Outline of motorcycles and motorcycling

A 1954 Triumph T110
BMW's first motorcycle, the 1923-1925 R32

The following outline is provided as an overview of motorcycles and motorcycling:

Motorcycle — two-wheeled,[1] single-track motor vehicle.[2][3] Other names include: motorbike, bike, & cycle.

Motorcycling — act of riding a motorcycle, around which a variety of subcultures and lifestyles have built up.




Main article: Types of motorcycles

The design of a motorcycle reflects the purpose for which it is to be used. The main types of motorcycle include:

A 1969 Harley-Davidson chopper, a replica of the 'Captain America' bike from Easy Rider
Honda CB750 inline four, the first to be called a 'superbike',[4] and the archetypal Universal Japanese Motorcycle
2015 BMW R1200RT Sport Touring Motorcycle
Honda Super Cub, the archetypal underbone and the world's best-selling motor vehicle[15][16][17][18]


Main article: Motorcycle design

Major component parts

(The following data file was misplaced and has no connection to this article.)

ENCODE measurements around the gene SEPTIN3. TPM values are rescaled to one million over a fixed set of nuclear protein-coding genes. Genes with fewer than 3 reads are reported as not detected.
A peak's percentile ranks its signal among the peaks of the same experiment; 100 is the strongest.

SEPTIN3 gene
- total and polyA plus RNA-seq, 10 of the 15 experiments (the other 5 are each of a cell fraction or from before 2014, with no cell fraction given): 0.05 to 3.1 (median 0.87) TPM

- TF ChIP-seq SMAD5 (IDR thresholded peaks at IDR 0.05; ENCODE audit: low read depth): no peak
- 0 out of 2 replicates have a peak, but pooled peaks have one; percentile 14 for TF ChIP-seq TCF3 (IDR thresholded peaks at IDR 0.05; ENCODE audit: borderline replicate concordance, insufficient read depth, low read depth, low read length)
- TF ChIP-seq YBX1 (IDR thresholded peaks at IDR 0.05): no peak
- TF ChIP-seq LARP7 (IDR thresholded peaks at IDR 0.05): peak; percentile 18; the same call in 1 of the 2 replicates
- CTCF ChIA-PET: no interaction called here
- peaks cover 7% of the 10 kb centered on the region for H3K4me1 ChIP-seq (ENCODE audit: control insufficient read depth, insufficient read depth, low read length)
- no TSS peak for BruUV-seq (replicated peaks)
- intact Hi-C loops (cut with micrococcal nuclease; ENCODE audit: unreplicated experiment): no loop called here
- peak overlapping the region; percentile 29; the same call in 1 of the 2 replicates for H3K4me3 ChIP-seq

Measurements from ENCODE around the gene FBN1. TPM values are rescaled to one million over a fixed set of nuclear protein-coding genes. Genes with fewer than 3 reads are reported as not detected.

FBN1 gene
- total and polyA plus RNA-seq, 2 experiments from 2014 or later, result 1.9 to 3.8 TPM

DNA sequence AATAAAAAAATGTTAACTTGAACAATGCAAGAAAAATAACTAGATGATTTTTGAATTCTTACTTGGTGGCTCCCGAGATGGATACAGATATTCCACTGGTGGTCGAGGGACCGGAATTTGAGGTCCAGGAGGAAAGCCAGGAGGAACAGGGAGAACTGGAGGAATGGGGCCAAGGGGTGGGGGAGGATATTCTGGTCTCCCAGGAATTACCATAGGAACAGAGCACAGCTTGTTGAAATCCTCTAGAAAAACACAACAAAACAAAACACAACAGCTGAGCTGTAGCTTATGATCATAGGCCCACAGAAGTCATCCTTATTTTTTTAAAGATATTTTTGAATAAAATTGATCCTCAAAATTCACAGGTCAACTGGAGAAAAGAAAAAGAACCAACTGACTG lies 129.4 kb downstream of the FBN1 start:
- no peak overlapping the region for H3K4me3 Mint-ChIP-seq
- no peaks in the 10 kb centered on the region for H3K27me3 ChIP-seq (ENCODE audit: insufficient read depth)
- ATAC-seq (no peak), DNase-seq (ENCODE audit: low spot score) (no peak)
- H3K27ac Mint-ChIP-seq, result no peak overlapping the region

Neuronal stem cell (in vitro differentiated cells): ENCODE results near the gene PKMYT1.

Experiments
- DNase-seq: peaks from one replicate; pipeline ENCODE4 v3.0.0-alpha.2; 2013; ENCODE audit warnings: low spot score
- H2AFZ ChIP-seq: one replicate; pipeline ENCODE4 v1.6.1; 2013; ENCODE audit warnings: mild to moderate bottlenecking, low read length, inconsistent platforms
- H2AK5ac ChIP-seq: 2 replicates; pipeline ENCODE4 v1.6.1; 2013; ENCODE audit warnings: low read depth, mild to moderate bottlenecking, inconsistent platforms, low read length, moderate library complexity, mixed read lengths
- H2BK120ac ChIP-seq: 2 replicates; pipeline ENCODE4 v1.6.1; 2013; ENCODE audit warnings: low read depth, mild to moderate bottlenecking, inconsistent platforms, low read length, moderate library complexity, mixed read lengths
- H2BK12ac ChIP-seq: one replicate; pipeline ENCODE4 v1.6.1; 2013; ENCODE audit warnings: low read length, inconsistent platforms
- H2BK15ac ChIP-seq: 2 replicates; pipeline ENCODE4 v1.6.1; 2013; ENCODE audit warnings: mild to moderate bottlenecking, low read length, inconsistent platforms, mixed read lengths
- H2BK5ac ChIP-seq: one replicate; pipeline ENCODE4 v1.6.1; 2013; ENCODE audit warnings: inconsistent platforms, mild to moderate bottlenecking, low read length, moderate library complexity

Main article: Motorcycle components




Brough Superior SS 100 1925
Main article: Motorcycle history


Lucius Copeland 1894

First motorcycle ride – it is generally accepted that the first motorcycle ride was by Gottlieb Daimler's son Paul on a new machine called Einspur ('one track') near Stuttgart in Germany on 10 November 1885.[20] However, several pioneering engineers and inventors preceded Daimler, mostly with steam engines powering their cycles. These include:

Many pioneering engineers and inventors followed Daimler in using internal combustion engines . These include:



Museums and exhibitions

There are a number of museums which feature collections of motorcycles, either as part of a larger exhibition of vehicles, or dedicated entirely to motorcycles. Some of those museums are listed below:


Main article: Motorcycling






FIM Motocross World Championship, taking place at Mallory Park, England